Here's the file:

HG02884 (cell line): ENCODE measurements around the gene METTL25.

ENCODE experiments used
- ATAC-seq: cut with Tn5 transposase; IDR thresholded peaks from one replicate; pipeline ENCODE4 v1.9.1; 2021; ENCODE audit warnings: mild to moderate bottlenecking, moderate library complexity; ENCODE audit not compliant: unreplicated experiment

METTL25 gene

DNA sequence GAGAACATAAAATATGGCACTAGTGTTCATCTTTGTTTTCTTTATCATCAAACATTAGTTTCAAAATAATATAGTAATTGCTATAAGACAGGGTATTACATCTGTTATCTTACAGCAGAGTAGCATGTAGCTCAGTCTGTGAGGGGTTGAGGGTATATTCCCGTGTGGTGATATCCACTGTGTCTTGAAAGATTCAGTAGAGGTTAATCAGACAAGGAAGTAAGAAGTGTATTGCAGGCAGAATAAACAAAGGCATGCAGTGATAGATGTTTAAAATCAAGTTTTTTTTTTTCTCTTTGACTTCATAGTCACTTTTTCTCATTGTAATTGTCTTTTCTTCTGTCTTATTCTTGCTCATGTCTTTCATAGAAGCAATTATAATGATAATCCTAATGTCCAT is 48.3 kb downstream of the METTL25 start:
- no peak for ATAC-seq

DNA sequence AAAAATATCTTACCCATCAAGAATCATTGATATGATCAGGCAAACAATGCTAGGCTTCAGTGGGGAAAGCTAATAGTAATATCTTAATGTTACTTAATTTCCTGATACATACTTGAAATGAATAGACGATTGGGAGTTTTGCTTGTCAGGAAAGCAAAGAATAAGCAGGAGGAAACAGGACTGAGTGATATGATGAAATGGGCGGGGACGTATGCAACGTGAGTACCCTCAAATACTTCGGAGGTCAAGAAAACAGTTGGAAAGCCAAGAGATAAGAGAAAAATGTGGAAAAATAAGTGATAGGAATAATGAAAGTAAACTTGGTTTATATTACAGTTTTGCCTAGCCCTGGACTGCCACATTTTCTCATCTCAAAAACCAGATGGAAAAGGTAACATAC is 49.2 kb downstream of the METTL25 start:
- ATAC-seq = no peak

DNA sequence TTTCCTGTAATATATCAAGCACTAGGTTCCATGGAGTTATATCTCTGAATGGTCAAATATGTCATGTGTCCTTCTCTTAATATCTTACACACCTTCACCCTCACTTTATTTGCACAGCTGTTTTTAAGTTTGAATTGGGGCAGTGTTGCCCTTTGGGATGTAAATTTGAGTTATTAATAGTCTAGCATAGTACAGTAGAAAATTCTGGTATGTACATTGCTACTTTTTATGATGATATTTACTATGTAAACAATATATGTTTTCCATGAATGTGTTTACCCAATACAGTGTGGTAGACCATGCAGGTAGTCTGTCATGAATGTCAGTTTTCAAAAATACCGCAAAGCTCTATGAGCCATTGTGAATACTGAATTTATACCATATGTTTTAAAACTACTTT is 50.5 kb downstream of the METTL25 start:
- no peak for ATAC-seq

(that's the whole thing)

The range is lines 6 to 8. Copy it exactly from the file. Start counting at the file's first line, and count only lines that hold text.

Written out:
- no peak for ATAC-seq

DNA sequence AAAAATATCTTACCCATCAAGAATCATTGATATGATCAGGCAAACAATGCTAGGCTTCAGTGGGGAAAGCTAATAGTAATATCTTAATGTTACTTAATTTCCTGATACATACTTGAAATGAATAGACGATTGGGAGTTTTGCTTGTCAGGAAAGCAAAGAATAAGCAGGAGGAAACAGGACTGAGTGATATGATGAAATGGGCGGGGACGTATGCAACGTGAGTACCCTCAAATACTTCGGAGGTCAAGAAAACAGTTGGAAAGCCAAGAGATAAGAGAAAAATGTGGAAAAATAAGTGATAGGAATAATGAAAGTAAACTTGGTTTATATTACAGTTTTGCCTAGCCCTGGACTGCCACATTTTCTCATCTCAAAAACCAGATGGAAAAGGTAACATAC is 49.2 kb downstream of the METTL25 start:
- ATAC-seq = no peak